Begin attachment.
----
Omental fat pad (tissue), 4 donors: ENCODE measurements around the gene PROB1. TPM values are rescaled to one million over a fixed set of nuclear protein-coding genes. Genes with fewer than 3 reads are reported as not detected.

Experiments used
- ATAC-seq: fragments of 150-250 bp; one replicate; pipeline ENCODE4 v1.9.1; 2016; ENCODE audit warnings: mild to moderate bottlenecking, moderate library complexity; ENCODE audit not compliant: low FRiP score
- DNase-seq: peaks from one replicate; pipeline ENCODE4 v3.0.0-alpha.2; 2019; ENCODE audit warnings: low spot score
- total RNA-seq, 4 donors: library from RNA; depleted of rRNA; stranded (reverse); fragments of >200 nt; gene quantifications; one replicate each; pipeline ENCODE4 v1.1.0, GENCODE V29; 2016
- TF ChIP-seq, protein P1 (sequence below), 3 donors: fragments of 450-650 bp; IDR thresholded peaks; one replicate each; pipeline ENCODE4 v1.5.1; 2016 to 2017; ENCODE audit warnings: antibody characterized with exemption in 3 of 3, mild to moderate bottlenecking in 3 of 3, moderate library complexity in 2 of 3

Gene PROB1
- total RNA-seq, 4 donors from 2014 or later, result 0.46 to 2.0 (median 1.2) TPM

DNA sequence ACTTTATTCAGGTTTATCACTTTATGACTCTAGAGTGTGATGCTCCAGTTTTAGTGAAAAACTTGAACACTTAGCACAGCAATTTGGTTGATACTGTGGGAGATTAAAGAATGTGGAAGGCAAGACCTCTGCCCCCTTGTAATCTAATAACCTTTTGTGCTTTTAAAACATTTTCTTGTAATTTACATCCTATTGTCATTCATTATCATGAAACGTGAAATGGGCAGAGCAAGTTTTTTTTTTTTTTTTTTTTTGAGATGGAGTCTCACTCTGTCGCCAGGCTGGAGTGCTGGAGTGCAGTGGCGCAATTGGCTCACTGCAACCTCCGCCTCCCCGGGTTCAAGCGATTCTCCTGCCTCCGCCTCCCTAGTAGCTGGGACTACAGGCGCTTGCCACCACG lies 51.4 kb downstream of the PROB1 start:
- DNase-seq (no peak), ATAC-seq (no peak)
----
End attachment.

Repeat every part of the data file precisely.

Omental fat pad (tissue), 4 donors: ENCODE measurements around the gene PROB1. TPM values are rescaled to one million over a fixed set of nuclear protein-coding genes. Genes with fewer than 3 reads are reported as not detected.

Experiments used
- ATAC-seq: fragments of 150-250 bp; one replicate; pipeline ENCODE4 v1.9.1; 2016; ENCODE audit warnings: mild to moderate bottlenecking, moderate library complexity; ENCODE audit not compliant: low FRiP score
- DNase-seq: peaks from one replicate; pipeline ENCODE4 v3.0.0-alpha.2; 2019; ENCODE audit warnings: low spot score
- total RNA-seq, 4 donors: library from RNA; depleted of rRNA; stranded (reverse); fragments of >200 nt; gene quantifications; one replicate each; pipeline ENCODE4 v1.1.0, GENCODE V29; 2016
- TF ChIP-seq, protein P1 (sequence below), 3 donors: fragments of 450-650 bp; IDR thresholded peaks; one replicate each; pipeline ENCODE4 v1.5.1; 2016 to 2017; ENCODE audit warnings: antibody characterized with exemption in 3 of 3, mild to moderate bottlenecking in 3 of 3, moderate library complexity in 2 of 3

Gene PROB1
- total RNA-seq, 4 donors from 2014 or later, result 0.46 to 2.0 (median 1.2) TPM

DNA sequence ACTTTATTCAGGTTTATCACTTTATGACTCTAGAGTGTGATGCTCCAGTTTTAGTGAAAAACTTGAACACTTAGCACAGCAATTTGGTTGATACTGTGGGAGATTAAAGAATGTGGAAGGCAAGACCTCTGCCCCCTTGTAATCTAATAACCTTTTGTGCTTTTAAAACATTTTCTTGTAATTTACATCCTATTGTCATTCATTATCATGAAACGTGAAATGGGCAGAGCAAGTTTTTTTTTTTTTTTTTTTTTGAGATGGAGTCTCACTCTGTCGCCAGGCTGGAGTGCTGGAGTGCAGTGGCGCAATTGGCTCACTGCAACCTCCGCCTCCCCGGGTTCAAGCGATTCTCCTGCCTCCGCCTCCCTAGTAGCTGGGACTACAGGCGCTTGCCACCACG lies 51.4 kb downstream of the PROB1 start:
- DNase-seq (no peak), ATAC-seq (no peak)